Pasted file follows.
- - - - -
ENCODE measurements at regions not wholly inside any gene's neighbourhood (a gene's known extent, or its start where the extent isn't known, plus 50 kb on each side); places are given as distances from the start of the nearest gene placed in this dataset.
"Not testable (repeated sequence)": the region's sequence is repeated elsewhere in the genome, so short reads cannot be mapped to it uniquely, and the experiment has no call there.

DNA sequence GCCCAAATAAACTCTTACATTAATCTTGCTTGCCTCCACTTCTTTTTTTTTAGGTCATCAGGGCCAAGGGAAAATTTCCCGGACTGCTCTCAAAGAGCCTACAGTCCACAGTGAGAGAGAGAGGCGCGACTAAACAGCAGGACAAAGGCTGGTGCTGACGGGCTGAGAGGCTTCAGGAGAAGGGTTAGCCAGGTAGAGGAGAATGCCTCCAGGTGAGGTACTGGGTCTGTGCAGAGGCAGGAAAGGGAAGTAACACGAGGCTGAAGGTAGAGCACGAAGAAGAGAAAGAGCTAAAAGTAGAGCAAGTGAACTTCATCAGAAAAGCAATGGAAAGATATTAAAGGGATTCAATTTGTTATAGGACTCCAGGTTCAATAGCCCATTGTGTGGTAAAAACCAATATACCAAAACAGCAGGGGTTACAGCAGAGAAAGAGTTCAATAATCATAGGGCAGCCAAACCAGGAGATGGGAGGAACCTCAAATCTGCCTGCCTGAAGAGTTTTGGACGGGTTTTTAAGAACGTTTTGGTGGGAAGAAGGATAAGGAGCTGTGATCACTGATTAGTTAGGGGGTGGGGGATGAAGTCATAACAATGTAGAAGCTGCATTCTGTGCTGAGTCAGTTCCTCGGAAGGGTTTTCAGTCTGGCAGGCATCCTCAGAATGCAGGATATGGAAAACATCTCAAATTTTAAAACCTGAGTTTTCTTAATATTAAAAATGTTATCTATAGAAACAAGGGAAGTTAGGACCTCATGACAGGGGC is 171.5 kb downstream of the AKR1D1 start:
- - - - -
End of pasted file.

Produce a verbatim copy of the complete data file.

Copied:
ENCODE measurements at regions not wholly inside any gene's neighbourhood (a gene's known extent, or its start where the extent isn't known, plus 50 kb on each side); places are given as distances from the start of the nearest gene placed in this dataset.
"Not testable (repeated sequence)": the region's sequence is repeated elsewhere in the genome, so short reads cannot be mapped to it uniquely, and the experiment has no call there.

DNA sequence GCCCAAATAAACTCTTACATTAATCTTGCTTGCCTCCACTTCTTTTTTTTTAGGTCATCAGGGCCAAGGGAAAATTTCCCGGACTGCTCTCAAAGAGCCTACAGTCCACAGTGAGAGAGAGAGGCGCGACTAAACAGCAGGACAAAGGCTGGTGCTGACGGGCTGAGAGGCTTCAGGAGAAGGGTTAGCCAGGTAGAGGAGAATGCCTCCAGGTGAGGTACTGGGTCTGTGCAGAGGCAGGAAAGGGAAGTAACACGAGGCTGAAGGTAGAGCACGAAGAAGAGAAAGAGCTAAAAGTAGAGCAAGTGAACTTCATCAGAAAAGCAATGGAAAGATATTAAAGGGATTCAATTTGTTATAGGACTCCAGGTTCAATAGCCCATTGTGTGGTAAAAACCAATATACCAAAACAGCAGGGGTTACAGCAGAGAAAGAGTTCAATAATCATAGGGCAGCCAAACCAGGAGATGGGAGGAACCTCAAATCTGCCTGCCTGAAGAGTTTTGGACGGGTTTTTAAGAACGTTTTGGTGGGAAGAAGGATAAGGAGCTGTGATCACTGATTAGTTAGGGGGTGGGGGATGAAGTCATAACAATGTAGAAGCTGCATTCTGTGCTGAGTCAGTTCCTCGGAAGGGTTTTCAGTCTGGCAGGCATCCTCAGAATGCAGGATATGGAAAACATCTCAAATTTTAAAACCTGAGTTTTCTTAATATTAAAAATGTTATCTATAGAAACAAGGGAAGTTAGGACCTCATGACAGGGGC is 171.5 kb downstream of the AKR1D1 start: